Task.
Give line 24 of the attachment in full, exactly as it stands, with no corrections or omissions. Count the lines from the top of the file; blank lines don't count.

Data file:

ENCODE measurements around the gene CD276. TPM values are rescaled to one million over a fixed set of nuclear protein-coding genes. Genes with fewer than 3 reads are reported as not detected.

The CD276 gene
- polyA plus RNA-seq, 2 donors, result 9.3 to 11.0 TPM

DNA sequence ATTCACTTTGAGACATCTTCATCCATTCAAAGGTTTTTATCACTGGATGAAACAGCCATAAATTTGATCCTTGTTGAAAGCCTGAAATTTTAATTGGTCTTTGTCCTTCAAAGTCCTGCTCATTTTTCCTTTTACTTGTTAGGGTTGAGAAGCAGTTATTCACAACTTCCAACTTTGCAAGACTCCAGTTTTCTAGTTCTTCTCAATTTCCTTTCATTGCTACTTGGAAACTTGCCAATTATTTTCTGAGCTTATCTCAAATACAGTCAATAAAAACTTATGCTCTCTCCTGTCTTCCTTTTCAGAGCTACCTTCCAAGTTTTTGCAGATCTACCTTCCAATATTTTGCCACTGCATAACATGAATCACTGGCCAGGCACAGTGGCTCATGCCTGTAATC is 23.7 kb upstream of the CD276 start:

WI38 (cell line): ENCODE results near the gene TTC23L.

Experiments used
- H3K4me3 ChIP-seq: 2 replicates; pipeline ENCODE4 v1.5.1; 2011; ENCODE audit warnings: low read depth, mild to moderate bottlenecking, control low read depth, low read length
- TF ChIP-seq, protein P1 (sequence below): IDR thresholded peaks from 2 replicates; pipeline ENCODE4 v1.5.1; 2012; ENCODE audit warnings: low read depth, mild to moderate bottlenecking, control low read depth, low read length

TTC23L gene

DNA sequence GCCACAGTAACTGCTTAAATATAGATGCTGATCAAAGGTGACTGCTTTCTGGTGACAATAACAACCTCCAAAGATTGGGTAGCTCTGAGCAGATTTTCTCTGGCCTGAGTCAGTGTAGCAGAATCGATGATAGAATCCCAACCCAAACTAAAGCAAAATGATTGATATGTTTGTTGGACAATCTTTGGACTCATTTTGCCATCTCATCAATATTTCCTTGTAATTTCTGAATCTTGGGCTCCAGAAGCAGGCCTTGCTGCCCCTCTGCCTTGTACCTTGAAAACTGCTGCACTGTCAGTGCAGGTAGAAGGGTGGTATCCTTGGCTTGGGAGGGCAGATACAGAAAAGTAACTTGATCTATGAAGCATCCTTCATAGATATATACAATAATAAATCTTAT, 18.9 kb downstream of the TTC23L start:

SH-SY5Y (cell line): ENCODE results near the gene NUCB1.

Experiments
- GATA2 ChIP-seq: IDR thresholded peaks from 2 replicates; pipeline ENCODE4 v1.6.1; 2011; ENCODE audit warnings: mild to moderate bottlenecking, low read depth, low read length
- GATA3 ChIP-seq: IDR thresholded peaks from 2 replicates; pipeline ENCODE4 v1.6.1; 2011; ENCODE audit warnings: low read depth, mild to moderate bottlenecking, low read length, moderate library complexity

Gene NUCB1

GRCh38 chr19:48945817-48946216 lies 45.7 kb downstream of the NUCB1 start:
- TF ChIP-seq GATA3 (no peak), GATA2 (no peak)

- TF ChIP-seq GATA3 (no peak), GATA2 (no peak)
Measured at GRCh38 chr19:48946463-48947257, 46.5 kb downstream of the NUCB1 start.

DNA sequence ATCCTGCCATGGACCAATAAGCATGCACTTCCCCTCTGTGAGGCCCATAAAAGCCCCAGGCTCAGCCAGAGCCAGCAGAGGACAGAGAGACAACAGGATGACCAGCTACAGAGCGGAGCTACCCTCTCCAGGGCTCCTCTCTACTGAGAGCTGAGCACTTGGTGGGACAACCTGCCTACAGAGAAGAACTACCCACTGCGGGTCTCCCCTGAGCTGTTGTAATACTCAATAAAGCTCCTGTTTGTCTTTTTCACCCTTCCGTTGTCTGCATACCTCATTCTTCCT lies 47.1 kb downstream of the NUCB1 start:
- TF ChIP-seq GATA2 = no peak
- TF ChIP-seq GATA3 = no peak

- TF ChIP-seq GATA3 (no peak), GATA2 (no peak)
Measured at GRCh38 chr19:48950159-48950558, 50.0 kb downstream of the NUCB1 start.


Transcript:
Measured at GRCh38 chr19:48950159-48950558, 50.0 kb downstream of the NUCB1 start.